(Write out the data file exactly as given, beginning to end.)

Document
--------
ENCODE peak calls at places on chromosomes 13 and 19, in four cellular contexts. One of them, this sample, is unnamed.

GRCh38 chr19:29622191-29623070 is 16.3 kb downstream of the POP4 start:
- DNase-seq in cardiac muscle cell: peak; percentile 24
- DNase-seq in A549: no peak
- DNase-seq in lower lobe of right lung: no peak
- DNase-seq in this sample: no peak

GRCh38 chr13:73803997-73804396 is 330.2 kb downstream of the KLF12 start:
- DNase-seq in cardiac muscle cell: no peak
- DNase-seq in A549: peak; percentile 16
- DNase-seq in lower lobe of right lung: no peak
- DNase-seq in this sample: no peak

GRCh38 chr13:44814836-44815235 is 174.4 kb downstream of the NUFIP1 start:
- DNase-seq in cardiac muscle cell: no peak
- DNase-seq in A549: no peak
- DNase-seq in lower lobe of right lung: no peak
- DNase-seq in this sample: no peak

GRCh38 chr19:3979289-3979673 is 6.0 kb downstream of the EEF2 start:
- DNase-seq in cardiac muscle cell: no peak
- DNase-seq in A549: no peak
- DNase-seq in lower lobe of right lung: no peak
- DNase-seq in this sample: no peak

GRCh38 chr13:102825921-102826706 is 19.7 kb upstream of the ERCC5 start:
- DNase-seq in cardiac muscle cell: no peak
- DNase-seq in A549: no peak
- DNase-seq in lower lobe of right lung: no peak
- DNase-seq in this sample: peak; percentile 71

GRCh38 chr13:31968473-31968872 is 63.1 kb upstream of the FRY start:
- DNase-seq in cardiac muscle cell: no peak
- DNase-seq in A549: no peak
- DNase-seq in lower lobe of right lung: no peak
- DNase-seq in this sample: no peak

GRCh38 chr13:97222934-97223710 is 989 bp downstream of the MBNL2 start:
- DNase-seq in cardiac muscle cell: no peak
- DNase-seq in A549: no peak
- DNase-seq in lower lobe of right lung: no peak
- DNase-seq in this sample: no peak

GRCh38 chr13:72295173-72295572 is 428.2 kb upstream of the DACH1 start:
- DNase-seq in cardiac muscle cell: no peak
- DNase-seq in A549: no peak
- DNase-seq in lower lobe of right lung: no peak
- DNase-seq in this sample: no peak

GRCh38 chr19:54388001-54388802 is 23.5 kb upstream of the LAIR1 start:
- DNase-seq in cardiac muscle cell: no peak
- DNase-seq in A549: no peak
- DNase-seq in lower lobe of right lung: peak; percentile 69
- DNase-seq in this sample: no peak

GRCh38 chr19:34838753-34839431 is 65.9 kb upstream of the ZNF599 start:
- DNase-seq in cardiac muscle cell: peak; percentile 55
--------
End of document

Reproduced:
ENCODE peak calls at places on chromosomes 13 and 19, in four cellular contexts. One of them, this sample, is unnamed.

GRCh38 chr19:29622191-29623070 is 16.3 kb downstream of the POP4 start:
- DNase-seq in cardiac muscle cell: peak; percentile 24
- DNase-seq in A549: no peak
- DNase-seq in lower lobe of right lung: no peak
- DNase-seq in this sample: no peak

GRCh38 chr13:73803997-73804396 is 330.2 kb downstream of the KLF12 start:
- DNase-seq in cardiac muscle cell: no peak
- DNase-seq in A549: peak; percentile 16
- DNase-seq in lower lobe of right lung: no peak
- DNase-seq in this sample: no peak

GRCh38 chr13:44814836-44815235 is 174.4 kb downstream of the NUFIP1 start:
- DNase-seq in cardiac muscle cell: no peak
- DNase-seq in A549: no peak
- DNase-seq in lower lobe of right lung: no peak
- DNase-seq in this sample: no peak

GRCh38 chr19:3979289-3979673 is 6.0 kb downstream of the EEF2 start:
- DNase-seq in cardiac muscle cell: no peak
- DNase-seq in A549: no peak
- DNase-seq in lower lobe of right lung: no peak
- DNase-seq in this sample: no peak

GRCh38 chr13:102825921-102826706 is 19.7 kb upstream of the ERCC5 start:
- DNase-seq in cardiac muscle cell: no peak
- DNase-seq in A549: no peak
- DNase-seq in lower lobe of right lung: no peak
- DNase-seq in this sample: peak; percentile 71

GRCh38 chr13:31968473-31968872 is 63.1 kb upstream of the FRY start:
- DNase-seq in cardiac muscle cell: no peak
- DNase-seq in A549: no peak
- DNase-seq in lower lobe of right lung: no peak
- DNase-seq in this sample: no peak

GRCh38 chr13:97222934-97223710 is 989 bp downstream of the MBNL2 start:
- DNase-seq in cardiac muscle cell: no peak
- DNase-seq in A549: no peak
- DNase-seq in lower lobe of right lung: no peak
- DNase-seq in this sample: no peak

GRCh38 chr13:72295173-72295572 is 428.2 kb upstream of the DACH1 start:
- DNase-seq in cardiac muscle cell: no peak
- DNase-seq in A549: no peak
- DNase-seq in lower lobe of right lung: no peak
- DNase-seq in this sample: no peak

GRCh38 chr19:54388001-54388802 is 23.5 kb upstream of the LAIR1 start:
- DNase-seq in cardiac muscle cell: no peak
- DNase-seq in A549: no peak
- DNase-seq in lower lobe of right lung: peak; percentile 69
- DNase-seq in this sample: no peak

GRCh38 chr19:34838753-34839431 is 65.9 kb upstream of the ZNF599 start:
- DNase-seq in cardiac muscle cell: peak; percentile 55